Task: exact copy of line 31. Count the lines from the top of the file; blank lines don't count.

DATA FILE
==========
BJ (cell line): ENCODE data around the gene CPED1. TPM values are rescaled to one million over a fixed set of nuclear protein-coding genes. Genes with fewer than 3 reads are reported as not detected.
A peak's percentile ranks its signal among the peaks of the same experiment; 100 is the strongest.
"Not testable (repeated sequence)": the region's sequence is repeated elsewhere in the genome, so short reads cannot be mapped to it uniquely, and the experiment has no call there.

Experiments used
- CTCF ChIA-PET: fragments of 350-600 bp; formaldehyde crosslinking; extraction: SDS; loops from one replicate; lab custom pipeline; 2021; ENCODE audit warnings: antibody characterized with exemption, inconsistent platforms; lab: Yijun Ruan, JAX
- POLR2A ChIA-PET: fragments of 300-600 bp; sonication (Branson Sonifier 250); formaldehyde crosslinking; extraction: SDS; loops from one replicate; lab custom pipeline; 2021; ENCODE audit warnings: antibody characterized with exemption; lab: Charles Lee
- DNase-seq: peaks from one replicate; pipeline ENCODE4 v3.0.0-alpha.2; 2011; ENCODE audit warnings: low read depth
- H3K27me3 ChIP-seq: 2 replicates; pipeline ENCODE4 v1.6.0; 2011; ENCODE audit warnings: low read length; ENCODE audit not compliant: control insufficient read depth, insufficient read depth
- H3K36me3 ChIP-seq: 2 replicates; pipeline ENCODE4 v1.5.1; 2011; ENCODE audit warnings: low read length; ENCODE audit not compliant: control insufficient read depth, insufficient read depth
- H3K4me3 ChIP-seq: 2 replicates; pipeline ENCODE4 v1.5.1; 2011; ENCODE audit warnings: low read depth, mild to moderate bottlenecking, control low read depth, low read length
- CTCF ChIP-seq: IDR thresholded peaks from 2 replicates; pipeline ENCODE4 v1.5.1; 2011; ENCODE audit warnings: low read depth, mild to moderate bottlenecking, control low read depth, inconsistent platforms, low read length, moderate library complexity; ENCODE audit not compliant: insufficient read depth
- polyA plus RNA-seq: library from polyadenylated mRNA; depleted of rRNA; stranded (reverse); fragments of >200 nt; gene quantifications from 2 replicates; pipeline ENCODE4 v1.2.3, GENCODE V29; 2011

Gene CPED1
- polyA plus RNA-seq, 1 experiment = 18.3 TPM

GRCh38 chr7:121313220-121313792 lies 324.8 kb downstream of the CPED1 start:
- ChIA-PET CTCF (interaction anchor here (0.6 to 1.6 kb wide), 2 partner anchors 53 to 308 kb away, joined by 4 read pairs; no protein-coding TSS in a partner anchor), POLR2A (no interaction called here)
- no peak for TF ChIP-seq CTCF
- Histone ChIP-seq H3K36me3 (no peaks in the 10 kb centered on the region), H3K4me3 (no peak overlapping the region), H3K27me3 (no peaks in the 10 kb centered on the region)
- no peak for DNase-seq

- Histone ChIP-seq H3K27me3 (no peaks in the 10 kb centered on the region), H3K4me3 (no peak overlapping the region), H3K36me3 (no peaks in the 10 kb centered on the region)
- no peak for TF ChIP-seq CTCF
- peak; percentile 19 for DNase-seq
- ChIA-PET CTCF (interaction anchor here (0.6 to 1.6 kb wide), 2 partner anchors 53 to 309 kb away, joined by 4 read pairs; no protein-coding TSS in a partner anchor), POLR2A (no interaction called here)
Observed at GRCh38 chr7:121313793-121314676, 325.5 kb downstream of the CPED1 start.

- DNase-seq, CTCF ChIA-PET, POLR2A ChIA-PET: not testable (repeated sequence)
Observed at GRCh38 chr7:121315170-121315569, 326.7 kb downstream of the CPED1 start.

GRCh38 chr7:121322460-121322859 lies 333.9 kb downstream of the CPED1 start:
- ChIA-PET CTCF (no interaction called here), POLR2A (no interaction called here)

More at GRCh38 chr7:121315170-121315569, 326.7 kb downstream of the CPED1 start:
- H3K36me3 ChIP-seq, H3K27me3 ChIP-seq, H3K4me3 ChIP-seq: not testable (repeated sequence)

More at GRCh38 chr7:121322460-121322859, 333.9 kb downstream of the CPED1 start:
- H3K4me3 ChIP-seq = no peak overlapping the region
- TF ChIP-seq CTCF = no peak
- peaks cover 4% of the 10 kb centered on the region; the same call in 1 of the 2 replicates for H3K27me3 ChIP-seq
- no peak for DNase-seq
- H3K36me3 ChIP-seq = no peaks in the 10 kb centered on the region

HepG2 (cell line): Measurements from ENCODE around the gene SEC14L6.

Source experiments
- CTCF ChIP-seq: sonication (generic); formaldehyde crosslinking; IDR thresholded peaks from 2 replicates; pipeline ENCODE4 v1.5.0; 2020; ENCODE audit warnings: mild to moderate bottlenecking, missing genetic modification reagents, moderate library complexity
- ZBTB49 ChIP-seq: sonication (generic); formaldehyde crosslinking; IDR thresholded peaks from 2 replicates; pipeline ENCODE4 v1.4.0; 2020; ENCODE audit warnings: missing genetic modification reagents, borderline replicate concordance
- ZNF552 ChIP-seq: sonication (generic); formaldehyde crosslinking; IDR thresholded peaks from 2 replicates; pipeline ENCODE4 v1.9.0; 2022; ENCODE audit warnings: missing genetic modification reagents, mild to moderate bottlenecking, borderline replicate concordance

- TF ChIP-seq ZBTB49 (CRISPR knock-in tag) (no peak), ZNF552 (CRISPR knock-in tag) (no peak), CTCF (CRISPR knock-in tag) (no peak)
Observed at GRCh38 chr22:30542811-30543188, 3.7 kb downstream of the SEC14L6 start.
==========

More at GRCh38 chr7:121322460-121322859, 333.9 kb downstream of the CPED1 start: